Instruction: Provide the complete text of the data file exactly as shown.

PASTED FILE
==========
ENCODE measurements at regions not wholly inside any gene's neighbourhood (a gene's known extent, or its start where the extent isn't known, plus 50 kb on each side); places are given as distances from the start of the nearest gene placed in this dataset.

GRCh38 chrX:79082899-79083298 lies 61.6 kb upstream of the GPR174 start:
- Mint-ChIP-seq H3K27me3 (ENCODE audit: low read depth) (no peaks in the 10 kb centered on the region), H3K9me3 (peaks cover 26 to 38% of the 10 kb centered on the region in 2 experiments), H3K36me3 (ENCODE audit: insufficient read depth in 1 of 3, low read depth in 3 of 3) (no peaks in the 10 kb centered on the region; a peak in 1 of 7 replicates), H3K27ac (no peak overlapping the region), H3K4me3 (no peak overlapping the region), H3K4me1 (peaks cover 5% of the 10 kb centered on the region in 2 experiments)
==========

ENCODE measurements at regions not wholly inside any gene's neighbourhood (a gene's known extent, or its start where the extent isn't known, plus 50 kb on each side); places are given as distances from the start of the nearest gene placed in this dataset.

GRCh38 chrX:79082899-79083298 lies 61.6 kb upstream of the GPR174 start:
- Mint-ChIP-seq H3K27me3 (ENCODE audit: low read depth) (no peaks in the 10 kb centered on the region), H3K9me3 (peaks cover 26 to 38% of the 10 kb centered on the region in 2 experiments), H3K36me3 (ENCODE audit: insufficient read depth in 1 of 3, low read depth in 3 of 3) (no peaks in the 10 kb centered on the region; a peak in 1 of 7 replicates), H3K27ac (no peak overlapping the region), H3K4me3 (no peak overlapping the region), H3K4me1 (peaks cover 5% of the 10 kb centered on the region in 2 experiments)